In 2016, with support from a U.S. DOT TIGER planning grant, the City of Philadelphia, PennDOT, and SEPTA joined together to develop the Roosevelt Boulevard: Route for Change Program to make the Boulevard more safe, accessible, and reliable for all users. After five years of many rounds of public meetings and stakeholder conversations, as well as hundreds of computer simulations to test alternatives and refine ideas, the City is proud to release the Route for Change Program report.

The report is the City’s framework to transform Roosevelt Boulevard through improvements for the near term, 2025, as well as the longer term 2040 guiding principles and design alternatives.

Commitment to Vision Zero

The number and severity of traffic crashes is a public health threat to Philadelphians and Boulevard travelers. Today, neighbors have to cross 12-lanes of high speed vehicular traffic, which is the length of a football field, to grab the bus, or reach the stores right across the street.

Crashes along this corridor account for 14% of all fatal crashes in the city, with Black and brown communities disproportionately impacted. Improvements to Roosevelt Boulevard to make it safer for everyone whether you walk, drive, ride transit or bike is a key priority of the City’s Vision Zero Action Plan 2025 and our goal of zero traffic fatalities by 2030.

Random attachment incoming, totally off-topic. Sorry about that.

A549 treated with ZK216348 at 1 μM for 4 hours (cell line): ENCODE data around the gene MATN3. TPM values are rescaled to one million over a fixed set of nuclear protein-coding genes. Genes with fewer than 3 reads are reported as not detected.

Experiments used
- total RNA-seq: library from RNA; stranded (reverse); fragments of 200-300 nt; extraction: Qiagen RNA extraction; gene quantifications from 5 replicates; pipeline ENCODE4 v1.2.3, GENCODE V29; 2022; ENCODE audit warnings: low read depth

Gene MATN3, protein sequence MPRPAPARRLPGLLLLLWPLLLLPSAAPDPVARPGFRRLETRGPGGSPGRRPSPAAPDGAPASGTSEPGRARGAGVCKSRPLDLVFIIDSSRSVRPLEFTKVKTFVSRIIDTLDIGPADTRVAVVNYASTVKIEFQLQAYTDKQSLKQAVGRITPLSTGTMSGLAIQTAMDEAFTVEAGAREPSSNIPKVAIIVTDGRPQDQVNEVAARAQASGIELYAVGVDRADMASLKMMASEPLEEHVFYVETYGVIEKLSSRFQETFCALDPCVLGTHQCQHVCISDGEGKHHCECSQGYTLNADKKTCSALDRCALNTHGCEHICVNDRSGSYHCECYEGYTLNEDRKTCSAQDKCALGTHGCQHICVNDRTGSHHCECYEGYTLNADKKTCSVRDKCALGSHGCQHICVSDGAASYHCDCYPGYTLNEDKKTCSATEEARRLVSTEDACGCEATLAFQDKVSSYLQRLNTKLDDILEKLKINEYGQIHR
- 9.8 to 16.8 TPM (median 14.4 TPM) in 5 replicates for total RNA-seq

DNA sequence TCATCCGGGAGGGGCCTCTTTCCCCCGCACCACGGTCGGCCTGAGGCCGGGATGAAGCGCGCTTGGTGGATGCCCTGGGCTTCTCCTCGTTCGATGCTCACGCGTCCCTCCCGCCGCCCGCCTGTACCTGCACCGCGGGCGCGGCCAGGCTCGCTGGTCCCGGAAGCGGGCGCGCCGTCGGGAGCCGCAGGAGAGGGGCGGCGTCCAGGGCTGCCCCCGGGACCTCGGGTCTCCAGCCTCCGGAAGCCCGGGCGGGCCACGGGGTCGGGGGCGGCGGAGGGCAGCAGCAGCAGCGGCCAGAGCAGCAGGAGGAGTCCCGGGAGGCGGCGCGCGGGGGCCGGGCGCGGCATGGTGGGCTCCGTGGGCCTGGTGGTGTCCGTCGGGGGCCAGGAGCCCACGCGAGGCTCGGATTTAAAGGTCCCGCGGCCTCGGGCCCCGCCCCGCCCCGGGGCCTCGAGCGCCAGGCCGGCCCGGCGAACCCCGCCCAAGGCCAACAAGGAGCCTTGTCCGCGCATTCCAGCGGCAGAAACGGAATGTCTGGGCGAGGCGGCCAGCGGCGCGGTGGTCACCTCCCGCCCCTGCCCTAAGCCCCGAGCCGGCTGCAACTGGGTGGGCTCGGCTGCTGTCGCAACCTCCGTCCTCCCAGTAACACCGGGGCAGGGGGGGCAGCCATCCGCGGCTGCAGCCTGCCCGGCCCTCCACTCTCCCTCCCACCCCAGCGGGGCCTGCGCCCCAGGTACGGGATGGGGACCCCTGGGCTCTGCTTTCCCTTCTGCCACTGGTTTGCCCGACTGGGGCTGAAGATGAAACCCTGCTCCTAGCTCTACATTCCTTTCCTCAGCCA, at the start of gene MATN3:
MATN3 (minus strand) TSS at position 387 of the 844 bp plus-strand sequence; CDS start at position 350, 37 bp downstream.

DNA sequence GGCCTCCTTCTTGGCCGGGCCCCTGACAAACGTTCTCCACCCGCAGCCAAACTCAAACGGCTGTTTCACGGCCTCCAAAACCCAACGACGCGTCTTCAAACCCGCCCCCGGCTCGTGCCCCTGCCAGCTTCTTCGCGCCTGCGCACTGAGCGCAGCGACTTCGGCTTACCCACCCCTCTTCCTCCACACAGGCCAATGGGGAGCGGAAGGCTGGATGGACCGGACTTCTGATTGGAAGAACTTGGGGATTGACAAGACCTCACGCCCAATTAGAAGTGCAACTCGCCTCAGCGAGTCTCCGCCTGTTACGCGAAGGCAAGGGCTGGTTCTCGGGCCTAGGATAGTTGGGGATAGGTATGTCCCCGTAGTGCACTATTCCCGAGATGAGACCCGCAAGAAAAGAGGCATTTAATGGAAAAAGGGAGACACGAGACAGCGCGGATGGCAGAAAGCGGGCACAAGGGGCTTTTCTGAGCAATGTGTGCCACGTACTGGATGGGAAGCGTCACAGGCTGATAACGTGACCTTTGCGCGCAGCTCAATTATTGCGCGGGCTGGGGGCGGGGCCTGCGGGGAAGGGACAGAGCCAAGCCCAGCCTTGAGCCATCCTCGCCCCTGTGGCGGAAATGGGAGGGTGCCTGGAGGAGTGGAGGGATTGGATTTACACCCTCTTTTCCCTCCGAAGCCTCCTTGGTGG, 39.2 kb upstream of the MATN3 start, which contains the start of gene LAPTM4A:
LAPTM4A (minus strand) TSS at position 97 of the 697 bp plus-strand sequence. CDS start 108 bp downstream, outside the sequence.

Planning in Action

An important part of the Route for Change program is not just to plan for change along the boulevard, but to make change happen. As community and transportation needs were uncovered during the planning process, solutions were pursued and immediately implemented including:

  • Improvements in transit service and bus frequency in partnership with SEPTA through the Boulevard Direct Bus
  • Working with PennDOT to upgrade the communications infrastructure to support future “intelligent transportation system” improvements
  • And most significantly, launching the automated speed camera enforcement pilot program which started in June 2020. Since the cameras were installed at eight locations, the number of speeding violations has dropped by 93% showing a decline in excessive speeds. Speeding is a major factor in some of the worst tragedies seen on the Boulevard in recent years.

What is coming over the next five years (2025 improvements)

Over the next 5 years, the Boulevard will see improvements to local bus stops, business access transit lanes (BAT) and a new phase of Direct Bus to connect the Frankford Transportation Center to the Wissahickon Transportation Center.

Long-term vision (2040 improvements)

In the long-term, the Boulevard will see reduced posted speed limits, improved sidewalks and sidewalk connections, two-way bike lanes, and dedicated transit lanes for busses.

To provide comments or feedback on the Roosevelt Boulevard: Route for Change program, please email